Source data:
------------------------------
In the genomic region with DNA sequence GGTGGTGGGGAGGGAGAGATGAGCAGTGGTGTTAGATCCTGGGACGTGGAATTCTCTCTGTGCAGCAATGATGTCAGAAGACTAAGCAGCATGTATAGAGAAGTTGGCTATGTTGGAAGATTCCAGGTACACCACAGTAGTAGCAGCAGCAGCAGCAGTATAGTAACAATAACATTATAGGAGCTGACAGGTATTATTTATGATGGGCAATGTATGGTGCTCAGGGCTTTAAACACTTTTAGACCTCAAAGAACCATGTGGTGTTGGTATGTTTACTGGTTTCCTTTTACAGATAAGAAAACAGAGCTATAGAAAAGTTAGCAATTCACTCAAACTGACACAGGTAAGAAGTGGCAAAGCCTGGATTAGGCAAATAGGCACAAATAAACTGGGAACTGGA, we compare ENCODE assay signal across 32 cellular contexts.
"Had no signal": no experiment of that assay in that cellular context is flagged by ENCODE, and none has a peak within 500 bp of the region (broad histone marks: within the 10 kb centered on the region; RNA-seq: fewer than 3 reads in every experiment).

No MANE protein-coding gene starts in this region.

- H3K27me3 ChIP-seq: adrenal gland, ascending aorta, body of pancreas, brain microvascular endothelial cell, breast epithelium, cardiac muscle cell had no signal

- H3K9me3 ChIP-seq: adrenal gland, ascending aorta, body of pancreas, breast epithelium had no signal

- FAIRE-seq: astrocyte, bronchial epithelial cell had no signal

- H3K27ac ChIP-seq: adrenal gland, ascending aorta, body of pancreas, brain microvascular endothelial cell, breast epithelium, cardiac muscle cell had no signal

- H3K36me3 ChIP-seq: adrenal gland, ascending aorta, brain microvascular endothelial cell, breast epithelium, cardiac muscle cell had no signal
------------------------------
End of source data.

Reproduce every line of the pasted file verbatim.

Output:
In the genomic region with DNA sequence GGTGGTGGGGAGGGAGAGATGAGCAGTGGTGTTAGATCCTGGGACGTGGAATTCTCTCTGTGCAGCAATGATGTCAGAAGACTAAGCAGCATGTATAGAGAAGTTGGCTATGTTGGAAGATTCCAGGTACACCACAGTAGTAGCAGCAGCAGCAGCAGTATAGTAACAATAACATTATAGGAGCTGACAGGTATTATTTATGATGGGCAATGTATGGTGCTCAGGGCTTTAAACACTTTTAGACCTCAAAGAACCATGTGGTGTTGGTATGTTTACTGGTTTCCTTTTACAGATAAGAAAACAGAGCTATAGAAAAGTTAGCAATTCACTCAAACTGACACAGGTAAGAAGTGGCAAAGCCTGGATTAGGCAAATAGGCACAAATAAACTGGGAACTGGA, we compare ENCODE assay signal across 32 cellular contexts.
"Had no signal": no experiment of that assay in that cellular context is flagged by ENCODE, and none has a peak within 500 bp of the region (broad histone marks: within the 10 kb centered on the region; RNA-seq: fewer than 3 reads in every experiment).

No MANE protein-coding gene starts in this region.

- H3K27me3 ChIP-seq: adrenal gland, ascending aorta, body of pancreas, brain microvascular endothelial cell, breast epithelium, cardiac muscle cell had no signal

- H3K9me3 ChIP-seq: adrenal gland, ascending aorta, body of pancreas, breast epithelium had no signal

- FAIRE-seq: astrocyte, bronchial epithelial cell had no signal

- H3K27ac ChIP-seq: adrenal gland, ascending aorta, body of pancreas, brain microvascular endothelial cell, breast epithelium, cardiac muscle cell had no signal

- H3K36me3 ChIP-seq: adrenal gland, ascending aorta, brain microvascular endothelial cell, breast epithelium, cardiac muscle cell had no signal